We increasingly recognize the phenomenon of pathologic proteinuria in our canine patients. The finding may be incidental, identified on routine lab work in an otherwise outwardly healthy pet. Less commonly, we recognize the condition in patients evaluated for unexplained hypoalbuminemia, or in patients with kidney disease. Proteinuria is initially found on a routine urinalysis in most cases. In many of these cases, the result may be related to an inflammatory or infectious condition (such as a urinary tract infection), or may be a transient or even spurious phenomenon. Depending upon the patient’s underlying condition, the next reasonable diagnostic step may be to merely repeat the urinalysis in a couple of weeks, or to re-evaluate for proteinuria after addressing any infection. If lower urinary tract inflammation is present or suspected (vulvovaginitis, balanoposthitis), obtaining a sample by cystocentesis may help to exclude these contributing factors.
Once the proteinuria is confirmed to be a persistent finding, quantification of the magnitude will help to determine what next steps should be recommended. The urine protein: creatinine ratio (UPC) is the test most commonly utilized for this purpose. In dogs, normal is <0.5. If an elevated value is identified, rechecking the value in 2-4 weeks on at least 2 additional occasions is recommended to confirm persistence. If the magnitude of the UPC is high (>2.0), repeated determinations may not be as necessary.
However, in these cases, because there can be significant day-to-day variability of the UPC, collecting 2-3 individual samples and mixing equal aliquots of each to submit for UPC evaluation may help increase the confidence level in the pet’s baseline UPC value, as well as for assessing response to therapy.
Pathologic proteinuria can be associated with or triggered by a variety of diseases. Appropriate testing includes infectious disease screening tailored to the locale and travel history of the patient, as well as evaluating the patient for endocrine disorders such as Cushing’s syndrome, neoplasia, and immune-mediated disease. All animals with pathologic proteinuria should be screened for arterial hypertension. The scope of the diagnostic work-up is tailored to the needs of the patient based on their history, physical examination findings, and results of initial lab tests.
Patients with high magnitude proteinuria (UPC >3.5), hypoalbuminemia and/or azotemia may benefit from a more exhaustive battery of tests. This may include performing a renal biopsy in some patients, particularly if there is progressive disease and/or a lack of response to conventional treatment.
If proteinuria persists (UPC >0.5, and particularly >2.0), standard therapy is typically instituted. This includes use of an angiotensin-converting enzyme (ACE) inhibitor, low protein diet, and supplemental dietary omega-3 fatty acids. In some cases, an angiotensin-receptor blocker is also used, either in lieu of, or in addition to, use of an ACE inhibitor. If arterial hypertension is identified, it must also be controlled. Use of aspirin (and/or other anti-platelet drugs) is also instituted in many cases to reduce the chances of blood clot formation, though the optimal dosing for these drugs is still being investigated. In dogs with high magnitude proteinuria (UPC >3.5) in which renal biopsy has demonstrated evidence of an active inflammatory disease process that is believed to be immune-mediated, immunosuppressive therapy may need to be instituted. Though instituting immunosuppressive therapy without the guidance of a biopsy diagnosis can also be contemplated, there are obvious risks to this approach, including side effects of the drugs, costs of therapy, additional monitoring required, and the very real possibility that the underlying disease process is not one for which immunosuppressive therapy would be indicated.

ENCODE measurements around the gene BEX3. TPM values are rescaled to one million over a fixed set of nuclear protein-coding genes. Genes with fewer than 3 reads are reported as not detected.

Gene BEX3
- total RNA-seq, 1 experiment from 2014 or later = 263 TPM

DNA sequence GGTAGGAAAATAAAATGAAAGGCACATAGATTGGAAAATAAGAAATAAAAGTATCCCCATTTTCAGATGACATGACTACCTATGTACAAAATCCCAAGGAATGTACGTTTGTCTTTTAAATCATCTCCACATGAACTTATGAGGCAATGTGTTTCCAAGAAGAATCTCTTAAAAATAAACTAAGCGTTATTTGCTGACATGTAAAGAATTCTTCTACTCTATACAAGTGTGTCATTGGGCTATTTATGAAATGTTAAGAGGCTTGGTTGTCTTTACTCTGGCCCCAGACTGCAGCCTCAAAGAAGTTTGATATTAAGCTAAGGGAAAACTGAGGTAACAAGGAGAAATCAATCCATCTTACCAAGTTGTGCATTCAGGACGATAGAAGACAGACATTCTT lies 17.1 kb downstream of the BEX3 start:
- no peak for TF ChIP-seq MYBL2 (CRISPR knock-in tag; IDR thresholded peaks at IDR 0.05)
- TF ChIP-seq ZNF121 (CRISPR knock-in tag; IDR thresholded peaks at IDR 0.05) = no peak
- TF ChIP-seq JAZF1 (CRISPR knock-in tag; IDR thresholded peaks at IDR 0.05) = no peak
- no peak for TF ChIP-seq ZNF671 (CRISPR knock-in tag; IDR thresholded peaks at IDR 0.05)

Dogs started on an ACE inhibitor should be screened for safety concerns after 1-2 weeks of therapy (blood pressure, renal values and potassium). After 2-4 weeks of treatment, efficacy can be evaluated (UPC, ideally pooling 2-3 urine samples). The ideal goal of therapy is to normalize the UPC <0.5, but a more realistic goal is to reduce the UPC by at least 50% or more from baseline.
If this is not achieved, incremental increases in ACE inhibitor therapy are undertaken (with subsequent monitoring) until the target reduction in UPC is achieved, or the maximum ACE inhibitor dose is reached. Dogs on chronic ACE inhibitor therapy should be monitored every 6-12 weeks or as appropriate for their clinical condition. Dogs started on antihypertensive must also be monitored for safety and efficacy of therapy.
Prognosis for these dogs is variable, as it depends upon the underlying etiology of the disease as well as the magnitude of the proteinuria. Dogs with low magnitude proteinuria that is responsive to therapy often have a fair to good prognosis, with disease that can be controlled from one to several years. Those dogs with severe proteinuria, particularly those with azotemia and/or nephrotic syndrome, have a more guarded prognosis, with a median survival of <60 days in one study. As always, early recognition of disease and intervention as appropriate may help to maximize quantity and quality of life for these patients.
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